Though the lander of Chandrayaan-2 mission was lost, PRADAN, the orbiter, is currently in a 100 km x 100 km orbit around the Moon.
In a post on X (formerly Twitter), Isro said the orbiter sent a welcome message to Chandrayaan-3’s lander module, comprising lander Vikram and rover Pragyan.
“‘Welcome, buddy!’ Ch-2 orbiter formally welcomed Ch-3 LM. Two-way communication between the two is established,” the space agency said in its post.
With the stage set for landing, Isro will now be carrying out internal checks on the landing module. Powered descent is expected to commence on August 23 at around 5.45pm and Vikram is set to land on the lunar surface around 6.04pm.
Vikram sends pictures of Moon’s far side
Earlier in the day, Isro released pictures of the far side of the Moon — the lunar hemisphere that always faces away from Earth.
“The Lunar far side area was captured by the Lander Hazard Detection and Avoidance Camera. This camera that assists in locating a safe landing area — without boulders or deep trenches — during the descent is developed by Satellite Application Centre,” Isro said.
All four photos shared by Isro were taken on August 19, a day before Vikram entered the pre-landing orbit.
Landing planned during Moon’s sunrise
Explaining why the landing has been planned on the day the Sun rises on the Moon, Isro chairman S Somanath had said: “We want the landing to happen when the Sun rises on the Moon so we get 14-15 [Earth] days to work. If landing cannot happen on the first two days (Sun rise and the next day) we’ll wait for another month and land in September.”
Vikram and Pragyan (the rover) are designed to have a life of one lunar day (14 Earth days) powered by the Sun, but a life extension is not ruled out completely.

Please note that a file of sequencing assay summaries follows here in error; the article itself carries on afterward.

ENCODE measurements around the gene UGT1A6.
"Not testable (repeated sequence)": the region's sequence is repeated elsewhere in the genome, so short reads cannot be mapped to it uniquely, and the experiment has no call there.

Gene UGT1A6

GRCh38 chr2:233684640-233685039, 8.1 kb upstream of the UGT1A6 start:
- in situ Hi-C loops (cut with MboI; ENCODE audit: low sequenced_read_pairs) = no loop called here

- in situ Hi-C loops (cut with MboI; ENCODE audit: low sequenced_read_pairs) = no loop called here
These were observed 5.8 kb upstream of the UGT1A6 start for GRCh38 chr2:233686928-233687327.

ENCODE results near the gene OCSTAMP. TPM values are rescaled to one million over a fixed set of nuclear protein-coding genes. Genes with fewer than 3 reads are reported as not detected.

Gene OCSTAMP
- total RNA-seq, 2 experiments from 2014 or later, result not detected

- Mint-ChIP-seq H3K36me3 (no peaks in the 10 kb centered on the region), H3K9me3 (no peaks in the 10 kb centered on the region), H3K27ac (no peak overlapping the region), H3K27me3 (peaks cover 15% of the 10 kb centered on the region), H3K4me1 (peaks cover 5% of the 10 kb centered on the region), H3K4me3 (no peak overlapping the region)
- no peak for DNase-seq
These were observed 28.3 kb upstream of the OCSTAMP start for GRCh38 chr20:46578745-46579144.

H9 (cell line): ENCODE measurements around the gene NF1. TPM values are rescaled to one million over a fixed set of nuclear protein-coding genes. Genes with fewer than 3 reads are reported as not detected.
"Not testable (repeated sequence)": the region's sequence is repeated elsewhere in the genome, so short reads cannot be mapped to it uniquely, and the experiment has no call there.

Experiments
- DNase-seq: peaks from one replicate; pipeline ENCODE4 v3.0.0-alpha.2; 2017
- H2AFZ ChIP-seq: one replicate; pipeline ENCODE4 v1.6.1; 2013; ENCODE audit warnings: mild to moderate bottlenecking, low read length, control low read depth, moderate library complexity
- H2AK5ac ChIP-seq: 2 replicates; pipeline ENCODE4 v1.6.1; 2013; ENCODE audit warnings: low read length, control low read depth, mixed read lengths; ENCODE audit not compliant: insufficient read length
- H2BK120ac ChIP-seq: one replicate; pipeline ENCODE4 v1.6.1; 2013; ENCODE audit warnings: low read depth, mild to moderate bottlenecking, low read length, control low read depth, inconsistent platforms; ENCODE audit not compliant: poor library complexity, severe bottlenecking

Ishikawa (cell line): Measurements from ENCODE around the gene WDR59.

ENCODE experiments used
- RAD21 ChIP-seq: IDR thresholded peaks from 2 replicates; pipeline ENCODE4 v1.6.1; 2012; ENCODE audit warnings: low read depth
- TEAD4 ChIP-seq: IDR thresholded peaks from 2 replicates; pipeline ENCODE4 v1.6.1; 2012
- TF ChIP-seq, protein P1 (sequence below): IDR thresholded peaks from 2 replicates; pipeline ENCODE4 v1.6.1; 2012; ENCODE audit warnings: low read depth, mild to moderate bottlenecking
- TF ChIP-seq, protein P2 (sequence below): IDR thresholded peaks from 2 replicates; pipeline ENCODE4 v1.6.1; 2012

According to Somanath: “Once the Sun sets, there will be no power for the lander and rover to function and all the equipment will stop working. However, our tests show that there are possibilities of the battery getting recharged upon the next Sun rise. If that happens, we could get another 14 days or maybe even more.”
Upon a successful landing, Pragyan will slide down from Vikram — which will be captured by cameras on the lander — and begin to move on the lunar surface using its wheels. Pragyan is also equipped with cameras for obstacle avoidance.
New space race
A successful soft landing on the moon will make India only the fourth country in the world to achieve the feat after the United States, Russia and China.
India will also become the first country to land on the lunar south pole.
Russia had been racing against India, and more broadly against China and the United States which both have advanced lunar ambitions, to land on the Moon’s south pole, which is of special interest to scientists because of the occurrence of water ice that could play a vital role in future human exploration missions.
Russia’s Luna-25 craft, however, crashed into the Moon after a glitch and spinning into an uncontrolled orbit.
There are at least 10 other lunar missions planned between now and 2025, with the US, Israel, China and Japan — including a joint mission with India — all going to Moon.
The US will launch its CLPS (Commercial Lunar Payload Services), Trailblazer, VIPER (Volatiles Investigating Polar Exploration Rover) and Artemis-II, China has multiple missions under the China’s Lunar Exploration Programme, Israel is planning Beresheet-2 and Japan will launch Hakuto-II & III and SLIM (Smart Lander for Investigating Moon) independently, and Lupex (Lunar Polar Exploration) jointly with India.
These missions are part of a renewed interest globally to return to Moon and efforts for a more sustained presence.
(With inputs from agencies)